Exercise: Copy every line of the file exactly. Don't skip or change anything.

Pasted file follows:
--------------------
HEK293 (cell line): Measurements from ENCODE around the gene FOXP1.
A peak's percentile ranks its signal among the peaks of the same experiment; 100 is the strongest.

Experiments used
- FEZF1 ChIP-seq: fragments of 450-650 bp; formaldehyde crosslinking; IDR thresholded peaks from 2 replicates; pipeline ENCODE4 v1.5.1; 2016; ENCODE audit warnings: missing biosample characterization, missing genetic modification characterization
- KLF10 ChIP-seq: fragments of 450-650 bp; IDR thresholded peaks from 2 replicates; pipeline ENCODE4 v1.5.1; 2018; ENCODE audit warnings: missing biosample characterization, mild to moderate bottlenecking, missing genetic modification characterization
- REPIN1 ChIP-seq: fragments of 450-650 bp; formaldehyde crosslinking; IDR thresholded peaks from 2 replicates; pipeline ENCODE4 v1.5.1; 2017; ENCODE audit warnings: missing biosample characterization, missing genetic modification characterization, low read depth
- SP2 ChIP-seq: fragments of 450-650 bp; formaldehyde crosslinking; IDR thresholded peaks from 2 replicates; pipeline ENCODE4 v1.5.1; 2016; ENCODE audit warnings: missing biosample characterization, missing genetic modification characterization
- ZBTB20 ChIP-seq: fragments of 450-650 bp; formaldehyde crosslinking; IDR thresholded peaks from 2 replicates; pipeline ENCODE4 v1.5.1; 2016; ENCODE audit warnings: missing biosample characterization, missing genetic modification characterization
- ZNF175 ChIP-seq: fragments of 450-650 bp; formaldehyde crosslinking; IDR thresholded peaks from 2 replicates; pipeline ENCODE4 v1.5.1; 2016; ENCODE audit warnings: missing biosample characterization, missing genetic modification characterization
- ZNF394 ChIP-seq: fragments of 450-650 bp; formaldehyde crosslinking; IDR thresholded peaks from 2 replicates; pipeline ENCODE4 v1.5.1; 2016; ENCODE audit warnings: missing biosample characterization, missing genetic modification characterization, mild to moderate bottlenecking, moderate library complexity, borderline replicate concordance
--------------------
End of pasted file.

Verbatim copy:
HEK293 (cell line): Measurements from ENCODE around the gene FOXP1.
A peak's percentile ranks its signal among the peaks of the same experiment; 100 is the strongest.

Experiments used
- FEZF1 ChIP-seq: fragments of 450-650 bp; formaldehyde crosslinking; IDR thresholded peaks from 2 replicates; pipeline ENCODE4 v1.5.1; 2016; ENCODE audit warnings: missing biosample characterization, missing genetic modification characterization
- KLF10 ChIP-seq: fragments of 450-650 bp; IDR thresholded peaks from 2 replicates; pipeline ENCODE4 v1.5.1; 2018; ENCODE audit warnings: missing biosample characterization, mild to moderate bottlenecking, missing genetic modification characterization
- REPIN1 ChIP-seq: fragments of 450-650 bp; formaldehyde crosslinking; IDR thresholded peaks from 2 replicates; pipeline ENCODE4 v1.5.1; 2017; ENCODE audit warnings: missing biosample characterization, missing genetic modification characterization, low read depth
- SP2 ChIP-seq: fragments of 450-650 bp; formaldehyde crosslinking; IDR thresholded peaks from 2 replicates; pipeline ENCODE4 v1.5.1; 2016; ENCODE audit warnings: missing biosample characterization, missing genetic modification characterization
- ZBTB20 ChIP-seq: fragments of 450-650 bp; formaldehyde crosslinking; IDR thresholded peaks from 2 replicates; pipeline ENCODE4 v1.5.1; 2016; ENCODE audit warnings: missing biosample characterization, missing genetic modification characterization
- ZNF175 ChIP-seq: fragments of 450-650 bp; formaldehyde crosslinking; IDR thresholded peaks from 2 replicates; pipeline ENCODE4 v1.5.1; 2016; ENCODE audit warnings: missing biosample characterization, missing genetic modification characterization
- ZNF394 ChIP-seq: fragments of 450-650 bp; formaldehyde crosslinking; IDR thresholded peaks from 2 replicates; pipeline ENCODE4 v1.5.1; 2016; ENCODE audit warnings: missing biosample characterization, missing genetic modification characterization, mild to moderate bottlenecking, moderate library complexity, borderline replicate concordance